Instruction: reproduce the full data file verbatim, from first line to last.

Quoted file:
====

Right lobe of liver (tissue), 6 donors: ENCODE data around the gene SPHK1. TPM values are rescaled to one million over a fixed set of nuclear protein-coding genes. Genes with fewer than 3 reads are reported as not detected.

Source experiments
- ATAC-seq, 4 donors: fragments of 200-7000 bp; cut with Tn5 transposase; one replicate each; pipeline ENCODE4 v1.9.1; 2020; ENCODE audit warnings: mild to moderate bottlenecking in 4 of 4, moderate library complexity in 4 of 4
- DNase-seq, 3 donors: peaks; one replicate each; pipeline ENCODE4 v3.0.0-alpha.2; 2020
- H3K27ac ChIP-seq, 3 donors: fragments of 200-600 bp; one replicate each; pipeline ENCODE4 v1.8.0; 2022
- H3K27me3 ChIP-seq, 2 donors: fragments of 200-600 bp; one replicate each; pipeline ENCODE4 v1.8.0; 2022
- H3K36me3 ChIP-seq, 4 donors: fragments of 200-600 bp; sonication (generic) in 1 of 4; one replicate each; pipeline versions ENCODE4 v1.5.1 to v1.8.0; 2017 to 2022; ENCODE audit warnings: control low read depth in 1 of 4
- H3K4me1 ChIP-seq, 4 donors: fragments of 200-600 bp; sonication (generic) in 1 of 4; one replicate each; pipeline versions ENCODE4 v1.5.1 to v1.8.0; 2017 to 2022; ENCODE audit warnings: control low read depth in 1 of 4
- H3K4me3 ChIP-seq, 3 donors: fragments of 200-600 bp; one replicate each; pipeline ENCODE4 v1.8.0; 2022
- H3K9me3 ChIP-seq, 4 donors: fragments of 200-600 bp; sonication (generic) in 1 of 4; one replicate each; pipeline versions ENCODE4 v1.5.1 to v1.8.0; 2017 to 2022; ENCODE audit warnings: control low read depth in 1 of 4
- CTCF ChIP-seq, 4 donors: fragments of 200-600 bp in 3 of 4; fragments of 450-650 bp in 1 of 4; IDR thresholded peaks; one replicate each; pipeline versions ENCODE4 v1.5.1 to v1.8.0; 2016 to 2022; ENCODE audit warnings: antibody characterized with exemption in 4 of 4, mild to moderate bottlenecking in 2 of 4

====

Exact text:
Right lobe of liver (tissue), 6 donors: ENCODE data around the gene SPHK1. TPM values are rescaled to one million over a fixed set of nuclear protein-coding genes. Genes with fewer than 3 reads are reported as not detected.

Source experiments
- ATAC-seq, 4 donors: fragments of 200-7000 bp; cut with Tn5 transposase; one replicate each; pipeline ENCODE4 v1.9.1; 2020; ENCODE audit warnings: mild to moderate bottlenecking in 4 of 4, moderate library complexity in 4 of 4
- DNase-seq, 3 donors: peaks; one replicate each; pipeline ENCODE4 v3.0.0-alpha.2; 2020
- H3K27ac ChIP-seq, 3 donors: fragments of 200-600 bp; one replicate each; pipeline ENCODE4 v1.8.0; 2022
- H3K27me3 ChIP-seq, 2 donors: fragments of 200-600 bp; one replicate each; pipeline ENCODE4 v1.8.0; 2022
- H3K36me3 ChIP-seq, 4 donors: fragments of 200-600 bp; sonication (generic) in 1 of 4; one replicate each; pipeline versions ENCODE4 v1.5.1 to v1.8.0; 2017 to 2022; ENCODE audit warnings: control low read depth in 1 of 4
- H3K4me1 ChIP-seq, 4 donors: fragments of 200-600 bp; sonication (generic) in 1 of 4; one replicate each; pipeline versions ENCODE4 v1.5.1 to v1.8.0; 2017 to 2022; ENCODE audit warnings: control low read depth in 1 of 4
- H3K4me3 ChIP-seq, 3 donors: fragments of 200-600 bp; one replicate each; pipeline ENCODE4 v1.8.0; 2022
- H3K9me3 ChIP-seq, 4 donors: fragments of 200-600 bp; sonication (generic) in 1 of 4; one replicate each; pipeline versions ENCODE4 v1.5.1 to v1.8.0; 2017 to 2022; ENCODE audit warnings: control low read depth in 1 of 4
- CTCF ChIP-seq, 4 donors: fragments of 200-600 bp in 3 of 4; fragments of 450-650 bp in 1 of 4; IDR thresholded peaks; one replicate each; pipeline versions ENCODE4 v1.5.1 to v1.8.0; 2016 to 2022; ENCODE audit warnings: antibody characterized with exemption in 4 of 4, mild to moderate bottlenecking in 2 of 4